The orthognathic surgical procedures are performed for the correction of abnormalities of the facial skeleton that are present from the birth or arise during growth or acquired secondarily during lifetime. Due to the cover of this book as orthodontics, I would prefer to summarize some commonly used techniques to correct the dentofacial deformities. Even we have published all these techniques at their popular time with our orthodontist colleagues; skeletal anchor systems, some basic interdental osteotomies, or complex mechanics that are applying orthopedic corrective forces are currently being used by the orthodontists rather than surgeons. Le Fort I osteotomy in maxilla and sagittal split ramus osteotomies (SSRO) in mandible are commonly used techniques to solve the deformity problems of the facial skeleton; therefore, the scope of this chapter is going to be including my personal experience and some technical details with Le Fort I and SSRO.
- dentofacial deformity
- Le Fort I osteotomy
- sagittal split ramus osteotomy
- maxillary osteotomy
- mandibular osteotomy
- facial esthetics
- facial harmony
- piezoelectric surgery
The orthognathic surgical procedures are performed for the correction of abnormalities of the facial skeleton that are present from the birth or arise during growth or acquired secondarily during lifetime. The variety of the underlying reasons of the facial deformities would require different types of surgical strategies, but mainly orthognathic surgical techniques are preferred for the rehabilitation of the deformities. Due to the cover of this book as orthodontics, I would prefer to summarize some commonly used techniques to correct the dentofacial deformities.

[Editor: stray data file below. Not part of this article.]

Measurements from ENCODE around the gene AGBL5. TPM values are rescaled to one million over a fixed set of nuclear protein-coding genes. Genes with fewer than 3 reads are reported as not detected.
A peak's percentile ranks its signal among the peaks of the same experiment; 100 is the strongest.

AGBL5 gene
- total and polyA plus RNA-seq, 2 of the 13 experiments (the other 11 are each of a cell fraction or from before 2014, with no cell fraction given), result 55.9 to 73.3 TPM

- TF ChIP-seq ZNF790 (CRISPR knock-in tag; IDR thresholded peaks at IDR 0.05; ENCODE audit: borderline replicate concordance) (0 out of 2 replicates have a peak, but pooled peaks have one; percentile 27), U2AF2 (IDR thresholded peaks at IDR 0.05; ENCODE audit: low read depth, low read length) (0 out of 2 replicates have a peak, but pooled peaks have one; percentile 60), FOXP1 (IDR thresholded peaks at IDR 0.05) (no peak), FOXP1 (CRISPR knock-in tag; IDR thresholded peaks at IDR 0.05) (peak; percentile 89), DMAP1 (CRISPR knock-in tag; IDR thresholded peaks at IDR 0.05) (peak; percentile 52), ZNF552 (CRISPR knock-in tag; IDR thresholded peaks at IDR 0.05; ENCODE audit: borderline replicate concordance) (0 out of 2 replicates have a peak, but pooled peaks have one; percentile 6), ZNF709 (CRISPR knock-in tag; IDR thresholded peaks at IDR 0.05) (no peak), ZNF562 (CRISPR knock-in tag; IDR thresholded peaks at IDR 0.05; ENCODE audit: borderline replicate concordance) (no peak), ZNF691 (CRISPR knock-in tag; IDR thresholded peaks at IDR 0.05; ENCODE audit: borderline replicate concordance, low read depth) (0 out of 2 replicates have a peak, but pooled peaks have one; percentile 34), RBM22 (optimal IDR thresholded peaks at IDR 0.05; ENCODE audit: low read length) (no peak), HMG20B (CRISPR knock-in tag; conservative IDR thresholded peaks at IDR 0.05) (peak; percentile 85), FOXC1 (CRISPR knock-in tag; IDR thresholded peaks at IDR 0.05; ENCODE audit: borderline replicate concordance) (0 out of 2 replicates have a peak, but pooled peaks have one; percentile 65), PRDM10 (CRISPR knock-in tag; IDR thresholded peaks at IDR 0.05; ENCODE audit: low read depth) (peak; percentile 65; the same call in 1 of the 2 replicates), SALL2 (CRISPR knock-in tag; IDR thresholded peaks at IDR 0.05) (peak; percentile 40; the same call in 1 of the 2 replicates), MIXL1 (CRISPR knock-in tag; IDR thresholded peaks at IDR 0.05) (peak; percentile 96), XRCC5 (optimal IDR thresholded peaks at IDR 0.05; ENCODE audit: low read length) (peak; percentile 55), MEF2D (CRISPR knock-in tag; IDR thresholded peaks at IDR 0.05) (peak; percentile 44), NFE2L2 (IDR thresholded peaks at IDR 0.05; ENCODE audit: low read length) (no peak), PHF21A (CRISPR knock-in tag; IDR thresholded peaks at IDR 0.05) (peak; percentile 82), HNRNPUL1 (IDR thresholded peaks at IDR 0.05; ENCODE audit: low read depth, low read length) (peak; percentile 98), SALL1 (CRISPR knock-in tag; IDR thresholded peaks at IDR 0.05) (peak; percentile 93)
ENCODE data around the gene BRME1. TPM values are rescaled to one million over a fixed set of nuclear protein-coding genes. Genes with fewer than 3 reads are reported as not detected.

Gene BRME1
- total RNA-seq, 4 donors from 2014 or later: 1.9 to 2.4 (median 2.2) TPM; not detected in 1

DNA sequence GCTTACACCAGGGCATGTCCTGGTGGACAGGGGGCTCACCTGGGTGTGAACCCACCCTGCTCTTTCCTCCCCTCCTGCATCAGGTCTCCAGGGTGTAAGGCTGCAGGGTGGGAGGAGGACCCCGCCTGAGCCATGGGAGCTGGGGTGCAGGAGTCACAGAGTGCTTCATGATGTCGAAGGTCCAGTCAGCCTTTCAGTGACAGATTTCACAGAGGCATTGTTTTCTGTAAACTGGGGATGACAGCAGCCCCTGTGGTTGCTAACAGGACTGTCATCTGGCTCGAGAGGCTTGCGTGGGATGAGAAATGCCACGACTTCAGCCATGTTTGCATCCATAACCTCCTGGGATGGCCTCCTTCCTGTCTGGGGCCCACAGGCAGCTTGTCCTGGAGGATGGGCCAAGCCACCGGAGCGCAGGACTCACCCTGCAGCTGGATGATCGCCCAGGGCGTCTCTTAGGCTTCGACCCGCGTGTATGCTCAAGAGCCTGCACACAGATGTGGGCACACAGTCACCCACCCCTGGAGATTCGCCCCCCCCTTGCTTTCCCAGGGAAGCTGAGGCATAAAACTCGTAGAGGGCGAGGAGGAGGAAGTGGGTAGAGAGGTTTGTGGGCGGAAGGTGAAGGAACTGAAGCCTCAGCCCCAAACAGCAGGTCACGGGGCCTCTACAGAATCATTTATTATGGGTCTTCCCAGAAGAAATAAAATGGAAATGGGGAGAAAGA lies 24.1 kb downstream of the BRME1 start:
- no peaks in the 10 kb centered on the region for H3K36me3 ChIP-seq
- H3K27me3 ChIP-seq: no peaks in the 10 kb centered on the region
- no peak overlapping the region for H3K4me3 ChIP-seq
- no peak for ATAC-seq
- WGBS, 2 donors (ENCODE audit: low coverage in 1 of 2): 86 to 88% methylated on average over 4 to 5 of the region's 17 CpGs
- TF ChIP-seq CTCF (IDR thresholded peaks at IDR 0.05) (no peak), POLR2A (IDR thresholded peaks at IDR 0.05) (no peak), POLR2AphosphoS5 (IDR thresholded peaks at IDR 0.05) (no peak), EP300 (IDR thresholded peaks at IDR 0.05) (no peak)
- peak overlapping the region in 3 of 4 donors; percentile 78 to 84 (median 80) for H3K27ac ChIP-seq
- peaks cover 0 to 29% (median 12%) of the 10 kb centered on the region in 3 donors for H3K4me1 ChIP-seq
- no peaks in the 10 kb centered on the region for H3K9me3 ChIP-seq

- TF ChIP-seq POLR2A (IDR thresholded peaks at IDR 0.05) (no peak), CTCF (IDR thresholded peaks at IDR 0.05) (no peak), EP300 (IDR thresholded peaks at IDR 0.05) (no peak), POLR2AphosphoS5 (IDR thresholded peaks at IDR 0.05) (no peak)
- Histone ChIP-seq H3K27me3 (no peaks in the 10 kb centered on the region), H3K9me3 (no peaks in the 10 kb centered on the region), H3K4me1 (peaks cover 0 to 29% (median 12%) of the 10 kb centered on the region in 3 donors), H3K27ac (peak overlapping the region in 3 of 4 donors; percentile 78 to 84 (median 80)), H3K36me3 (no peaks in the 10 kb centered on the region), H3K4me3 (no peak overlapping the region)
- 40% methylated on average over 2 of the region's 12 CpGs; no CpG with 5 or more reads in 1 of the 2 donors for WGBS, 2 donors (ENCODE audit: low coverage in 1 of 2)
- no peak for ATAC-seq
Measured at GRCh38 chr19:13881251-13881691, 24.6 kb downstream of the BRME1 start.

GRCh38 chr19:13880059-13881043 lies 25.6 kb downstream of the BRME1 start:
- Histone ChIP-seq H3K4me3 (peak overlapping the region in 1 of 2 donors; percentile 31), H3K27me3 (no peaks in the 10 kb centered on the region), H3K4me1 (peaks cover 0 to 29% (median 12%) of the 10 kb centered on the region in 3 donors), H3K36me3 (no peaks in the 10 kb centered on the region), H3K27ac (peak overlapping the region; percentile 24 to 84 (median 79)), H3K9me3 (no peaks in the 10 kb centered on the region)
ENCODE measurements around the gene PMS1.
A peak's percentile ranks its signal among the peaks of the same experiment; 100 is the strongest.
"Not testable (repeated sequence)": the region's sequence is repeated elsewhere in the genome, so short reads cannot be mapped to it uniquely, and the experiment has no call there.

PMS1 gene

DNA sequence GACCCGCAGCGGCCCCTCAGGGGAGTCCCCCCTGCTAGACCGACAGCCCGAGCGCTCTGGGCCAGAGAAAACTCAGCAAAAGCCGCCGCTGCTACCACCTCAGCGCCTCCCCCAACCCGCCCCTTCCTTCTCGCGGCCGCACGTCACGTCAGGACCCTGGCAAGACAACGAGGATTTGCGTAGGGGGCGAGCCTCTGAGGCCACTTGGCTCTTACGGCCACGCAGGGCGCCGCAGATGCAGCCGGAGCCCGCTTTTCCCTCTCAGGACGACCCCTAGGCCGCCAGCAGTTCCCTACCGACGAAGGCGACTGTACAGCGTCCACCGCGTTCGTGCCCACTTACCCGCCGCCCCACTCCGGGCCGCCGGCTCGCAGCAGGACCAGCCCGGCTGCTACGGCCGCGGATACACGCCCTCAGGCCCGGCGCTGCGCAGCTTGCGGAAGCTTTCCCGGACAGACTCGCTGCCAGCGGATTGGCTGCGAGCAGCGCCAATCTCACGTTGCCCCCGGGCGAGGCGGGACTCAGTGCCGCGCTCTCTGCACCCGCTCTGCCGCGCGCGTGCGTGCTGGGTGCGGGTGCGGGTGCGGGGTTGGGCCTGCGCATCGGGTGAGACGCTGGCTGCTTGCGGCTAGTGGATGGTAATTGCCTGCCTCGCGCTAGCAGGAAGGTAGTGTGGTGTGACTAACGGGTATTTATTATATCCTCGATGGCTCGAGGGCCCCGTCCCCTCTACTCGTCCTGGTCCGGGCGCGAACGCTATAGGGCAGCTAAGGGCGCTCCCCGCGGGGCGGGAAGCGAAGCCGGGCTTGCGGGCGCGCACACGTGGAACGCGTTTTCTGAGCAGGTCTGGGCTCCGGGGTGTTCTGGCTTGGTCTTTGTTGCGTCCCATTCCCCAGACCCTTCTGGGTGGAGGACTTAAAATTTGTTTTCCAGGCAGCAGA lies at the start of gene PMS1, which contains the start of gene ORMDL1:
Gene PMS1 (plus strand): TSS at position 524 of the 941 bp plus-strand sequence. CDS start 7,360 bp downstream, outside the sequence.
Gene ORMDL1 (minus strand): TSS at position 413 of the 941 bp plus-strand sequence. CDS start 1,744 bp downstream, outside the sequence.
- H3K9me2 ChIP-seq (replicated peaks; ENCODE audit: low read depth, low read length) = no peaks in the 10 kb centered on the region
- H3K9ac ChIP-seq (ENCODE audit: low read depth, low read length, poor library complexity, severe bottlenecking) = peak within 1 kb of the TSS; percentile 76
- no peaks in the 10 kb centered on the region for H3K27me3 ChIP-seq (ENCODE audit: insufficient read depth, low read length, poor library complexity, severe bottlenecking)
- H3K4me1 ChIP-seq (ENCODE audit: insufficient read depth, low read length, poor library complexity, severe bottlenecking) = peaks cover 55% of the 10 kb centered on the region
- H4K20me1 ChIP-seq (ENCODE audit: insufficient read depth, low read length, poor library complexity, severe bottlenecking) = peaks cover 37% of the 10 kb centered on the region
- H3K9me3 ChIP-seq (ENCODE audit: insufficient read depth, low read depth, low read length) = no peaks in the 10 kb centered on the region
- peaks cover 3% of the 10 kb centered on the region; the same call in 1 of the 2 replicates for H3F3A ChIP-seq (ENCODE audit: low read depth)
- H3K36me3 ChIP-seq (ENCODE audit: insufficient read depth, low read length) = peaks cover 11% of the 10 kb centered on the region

Skeletal anchor systems, some basic interdental osteotomies, or complex mechanics that are applying orthopedic corrective forces are currently being used by the orthodontics rather than surgeons. Even we have published all these techniques at their popular time period with our orthodontist colleagues. Therefore in this chapter, I will focus on the most commonly used surgical applications to solve the skeletal discrepancies mainly called as Le Fort I osteotomy and BSSRO. These techniques can be applied as a single-jaw surgery or double-jaw surgery depending on the magnitude of discrepancy of the jaws to each other. Besides these basic techniques can also be preferred in association with distraction osteogenesis or orthodontic elastic traction forces for gradual and slow motions of the segments as well, but I think it is better to discuss the indication not in this chapter. Therefore the scope of this chapter is going to be including my personal experience and some technical details with Le Fort I and SSRO.
2. Bilateral sagittal split ramus osteotomy (BSSRO)
The history of orthognathic surgical techniques goes back to the mid-1800s. Both in Europe and the USA, the corrective jaw surgeries at their first steps begun to be heard by the population. Schuchardt was the author who first described the sagittal split in 1942 in German literature . In English literature, Trauner and Obwegeser were the pioneers in 1957 who described and discussed the technique in detail . Dal Pont , Hunsuck , and Epker  all added modifications to the technique such as to maintain more surface contact between bony segments at outer cortex, obtaining a minimal horizontal cut in the medial surface of ramus just beneath the lingula and minimal muscle detachment to avoid postoperative blood loss and hematoma.